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Amazon Sending New Round of Credits to E-Book Buyers as Part of Apple Price Fixing Settlement

Customers who purchased a Kindle e-book between April 1, 2010 and May 21, 2012 may be receiving a credit from Amazon this morning as the retailer continues distributing funds from an antitrust lawsuit levied against Apple back in 2013 by the United States Justice Department.

Emails were sent out to eligible customers in the United States this morning, and Amazon has also set up a website that will list available credits for those who are eligible for a refund.

Apple, along with five other publishers including HarperCollins, Simon and Schuster, Hachette Book Group, Macmillan, and Penguin, was found guilty of conspiring to inflate the prices of e-books to weaken Amazon's dominant position in the market. While the five publishers settled, Apple held out and appealed several times, but was ultimately ordered to pay a total of $450 million.

Apple maintained its innocence throughout the initial trial and appeals, and has argued that its deals with publishers introduced competition to a market that was largely controlled by Amazon. The United States Justice Department did not see it that way, though, as Apple's efforts ultimately raised prices for consumers.


Several rounds of refunds have already been distributed as a result of the lawsuit. In 2014, customers received refunds funded by publishers, and in 2016, refunds totaling $400 million, or the bulk of the money paid by Apple, were sent out. This new round of refunds has also been funded by Apple's settlement and comes from $20 million that was earmarked to pay states that were involved in the lawsuit.

Credits sent out today will last for six months and will need to be spent by April 20, 2018.

Update: Customers are also receiving notices about available Apple credits that are also being distributed today. Credits are being added to Apple accounts automatically and can be used in iBooks, iTunes, and the App Store.



Top Rated Comments

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9 months ago
I’m rich !!



:)

Rating: 11 Votes
9 months ago
$5.90. I bought the most overpriced e-books so far!
Rating: 5 Votes
9 months ago
This whole case still confuses me. What I remember most is Apple wanting to cap electronic educational text book prices at $14.99 through iBooks. Perhaps that can be seen as price fixing. But apparently all they said was that they didn't want to sell text books at a higher price than that, which would have been great for students. Instead, Amazon was handed a near-monopoly on eBooks. How was this whole settlement good for consumers (besides those of you who were sent you $.76)?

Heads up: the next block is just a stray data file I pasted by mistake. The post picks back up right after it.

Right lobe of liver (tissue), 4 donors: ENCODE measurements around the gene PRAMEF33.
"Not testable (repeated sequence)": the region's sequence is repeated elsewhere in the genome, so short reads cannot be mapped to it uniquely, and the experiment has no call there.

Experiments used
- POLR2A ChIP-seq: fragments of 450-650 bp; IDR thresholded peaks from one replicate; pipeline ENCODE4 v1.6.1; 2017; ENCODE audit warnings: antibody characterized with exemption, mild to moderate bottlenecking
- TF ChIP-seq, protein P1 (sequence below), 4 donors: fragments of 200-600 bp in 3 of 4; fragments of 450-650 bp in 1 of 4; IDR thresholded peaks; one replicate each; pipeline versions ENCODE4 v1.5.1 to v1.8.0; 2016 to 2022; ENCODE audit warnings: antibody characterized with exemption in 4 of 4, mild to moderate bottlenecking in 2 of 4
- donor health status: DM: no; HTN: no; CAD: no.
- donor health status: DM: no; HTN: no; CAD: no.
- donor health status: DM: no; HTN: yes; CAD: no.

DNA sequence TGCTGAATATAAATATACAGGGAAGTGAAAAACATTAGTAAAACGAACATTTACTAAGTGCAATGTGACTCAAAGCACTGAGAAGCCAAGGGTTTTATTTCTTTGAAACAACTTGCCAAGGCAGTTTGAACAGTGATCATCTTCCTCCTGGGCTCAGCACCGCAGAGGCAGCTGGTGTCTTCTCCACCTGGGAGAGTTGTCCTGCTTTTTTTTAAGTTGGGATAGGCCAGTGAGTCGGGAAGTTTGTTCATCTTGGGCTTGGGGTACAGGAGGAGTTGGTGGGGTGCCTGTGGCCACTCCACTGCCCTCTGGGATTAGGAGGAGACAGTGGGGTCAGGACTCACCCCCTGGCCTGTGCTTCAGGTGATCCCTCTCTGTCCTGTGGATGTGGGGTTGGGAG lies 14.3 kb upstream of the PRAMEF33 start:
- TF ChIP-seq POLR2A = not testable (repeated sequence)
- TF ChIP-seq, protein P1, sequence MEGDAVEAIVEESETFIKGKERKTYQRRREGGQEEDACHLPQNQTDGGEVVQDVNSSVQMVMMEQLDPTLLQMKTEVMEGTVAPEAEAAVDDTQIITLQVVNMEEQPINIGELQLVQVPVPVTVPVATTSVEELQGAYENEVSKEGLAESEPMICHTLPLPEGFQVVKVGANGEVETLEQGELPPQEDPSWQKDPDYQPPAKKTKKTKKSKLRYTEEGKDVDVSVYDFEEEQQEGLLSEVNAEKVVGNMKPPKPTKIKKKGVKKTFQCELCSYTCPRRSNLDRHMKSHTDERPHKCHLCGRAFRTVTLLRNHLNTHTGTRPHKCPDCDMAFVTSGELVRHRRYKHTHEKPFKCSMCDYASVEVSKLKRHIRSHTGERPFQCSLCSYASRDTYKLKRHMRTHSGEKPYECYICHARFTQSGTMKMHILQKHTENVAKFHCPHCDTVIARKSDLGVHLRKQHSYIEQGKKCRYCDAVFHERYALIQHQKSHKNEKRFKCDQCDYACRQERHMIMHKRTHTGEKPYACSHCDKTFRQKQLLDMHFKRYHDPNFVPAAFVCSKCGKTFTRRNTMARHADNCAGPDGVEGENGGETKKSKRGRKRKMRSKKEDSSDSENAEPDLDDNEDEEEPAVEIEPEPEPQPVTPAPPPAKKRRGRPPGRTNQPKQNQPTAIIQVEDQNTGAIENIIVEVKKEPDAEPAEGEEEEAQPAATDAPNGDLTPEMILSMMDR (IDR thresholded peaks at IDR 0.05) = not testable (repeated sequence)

Rating: 5 Votes
9 months ago
My wife said she got $3.62, I married into money!!
Rating: 5 Votes
9 months ago

I just got my $0.76 ... can't decide how to start spending it!
[doublepost=1508347228][/doublepost]


Looks like I made out way better than you did!

:D

Jesus. Shove it right in his face why don’t ya that you’re net worth is twice as much now!
Rating: 5 Votes
9 months ago

I am having trouble trying to figure out where to spend the $0.38 cents I received. o_O

Down payment on iPhone X? :p:D
Rating: 4 Votes
9 months ago

Down payment on iPhone X? :p:D

That would be almost one whole pixel.
Rating: 4 Votes
9 months ago

$5.90. I bought the most overpriced e-books so far!

Not so fast there! :D

$17.18... I'm rich I tell ya'.



Rating: 4 Votes
9 months ago
I just got my $0.76 ... can't decide how to start spending it!
[doublepost=1508347228][/doublepost]

I’m rich !!



:)



Looks like I made out way better than you did!

:D
Rating: 4 Votes
9 months ago
This was good for Amazon, not for customers or writers or the industry. Apple subsequently said effectively: ‘You want a race to the bottom in literature? We are out of this business.’
Rating: 4 Votes

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